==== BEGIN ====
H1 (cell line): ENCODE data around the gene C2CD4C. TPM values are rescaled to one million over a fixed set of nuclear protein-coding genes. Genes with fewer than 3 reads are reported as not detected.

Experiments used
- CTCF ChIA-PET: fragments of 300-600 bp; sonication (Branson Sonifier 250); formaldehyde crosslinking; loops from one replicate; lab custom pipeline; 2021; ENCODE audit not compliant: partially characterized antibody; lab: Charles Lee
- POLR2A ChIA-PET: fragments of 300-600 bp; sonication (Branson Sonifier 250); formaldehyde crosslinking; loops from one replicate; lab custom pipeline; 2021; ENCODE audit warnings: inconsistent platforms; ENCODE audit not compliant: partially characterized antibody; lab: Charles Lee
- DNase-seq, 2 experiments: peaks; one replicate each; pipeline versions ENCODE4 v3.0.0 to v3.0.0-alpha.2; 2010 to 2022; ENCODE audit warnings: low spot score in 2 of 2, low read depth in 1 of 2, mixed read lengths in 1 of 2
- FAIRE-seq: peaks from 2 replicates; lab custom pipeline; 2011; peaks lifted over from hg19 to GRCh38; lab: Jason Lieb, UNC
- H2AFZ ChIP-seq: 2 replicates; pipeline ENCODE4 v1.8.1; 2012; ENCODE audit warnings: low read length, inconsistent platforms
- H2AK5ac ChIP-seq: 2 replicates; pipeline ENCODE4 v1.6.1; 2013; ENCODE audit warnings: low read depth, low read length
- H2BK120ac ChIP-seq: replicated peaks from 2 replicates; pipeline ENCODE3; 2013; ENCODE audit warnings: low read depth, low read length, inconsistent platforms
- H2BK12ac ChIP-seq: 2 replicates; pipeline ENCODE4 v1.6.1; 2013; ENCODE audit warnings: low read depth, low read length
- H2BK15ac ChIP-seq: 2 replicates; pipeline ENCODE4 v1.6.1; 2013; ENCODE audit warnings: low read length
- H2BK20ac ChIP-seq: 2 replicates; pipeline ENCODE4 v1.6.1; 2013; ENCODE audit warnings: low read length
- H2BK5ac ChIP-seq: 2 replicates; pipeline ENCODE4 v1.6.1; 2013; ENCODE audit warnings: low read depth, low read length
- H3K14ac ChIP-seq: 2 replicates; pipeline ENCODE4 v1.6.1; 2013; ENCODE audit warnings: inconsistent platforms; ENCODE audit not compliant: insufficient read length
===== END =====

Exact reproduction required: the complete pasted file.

H1 (cell line): ENCODE data around the gene C2CD4C. TPM values are rescaled to one million over a fixed set of nuclear protein-coding genes. Genes with fewer than 3 reads are reported as not detected.

Experiments used
- CTCF ChIA-PET: fragments of 300-600 bp; sonication (Branson Sonifier 250); formaldehyde crosslinking; loops from one replicate; lab custom pipeline; 2021; ENCODE audit not compliant: partially characterized antibody; lab: Charles Lee
- POLR2A ChIA-PET: fragments of 300-600 bp; sonication (Branson Sonifier 250); formaldehyde crosslinking; loops from one replicate; lab custom pipeline; 2021; ENCODE audit warnings: inconsistent platforms; ENCODE audit not compliant: partially characterized antibody; lab: Charles Lee
- DNase-seq, 2 experiments: peaks; one replicate each; pipeline versions ENCODE4 v3.0.0 to v3.0.0-alpha.2; 2010 to 2022; ENCODE audit warnings: low spot score in 2 of 2, low read depth in 1 of 2, mixed read lengths in 1 of 2
- FAIRE-seq: peaks from 2 replicates; lab custom pipeline; 2011; peaks lifted over from hg19 to GRCh38; lab: Jason Lieb, UNC
- H2AFZ ChIP-seq: 2 replicates; pipeline ENCODE4 v1.8.1; 2012; ENCODE audit warnings: low read length, inconsistent platforms
- H2AK5ac ChIP-seq: 2 replicates; pipeline ENCODE4 v1.6.1; 2013; ENCODE audit warnings: low read depth, low read length
- H2BK120ac ChIP-seq: replicated peaks from 2 replicates; pipeline ENCODE3; 2013; ENCODE audit warnings: low read depth, low read length, inconsistent platforms
- H2BK12ac ChIP-seq: 2 replicates; pipeline ENCODE4 v1.6.1; 2013; ENCODE audit warnings: low read depth, low read length
- H2BK15ac ChIP-seq: 2 replicates; pipeline ENCODE4 v1.6.1; 2013; ENCODE audit warnings: low read length
- H2BK20ac ChIP-seq: 2 replicates; pipeline ENCODE4 v1.6.1; 2013; ENCODE audit warnings: low read length
- H2BK5ac ChIP-seq: 2 replicates; pipeline ENCODE4 v1.6.1; 2013; ENCODE audit warnings: low read depth, low read length
- H3K14ac ChIP-seq: 2 replicates; pipeline ENCODE4 v1.6.1; 2013; ENCODE audit warnings: inconsistent platforms; ENCODE audit not compliant: insufficient read length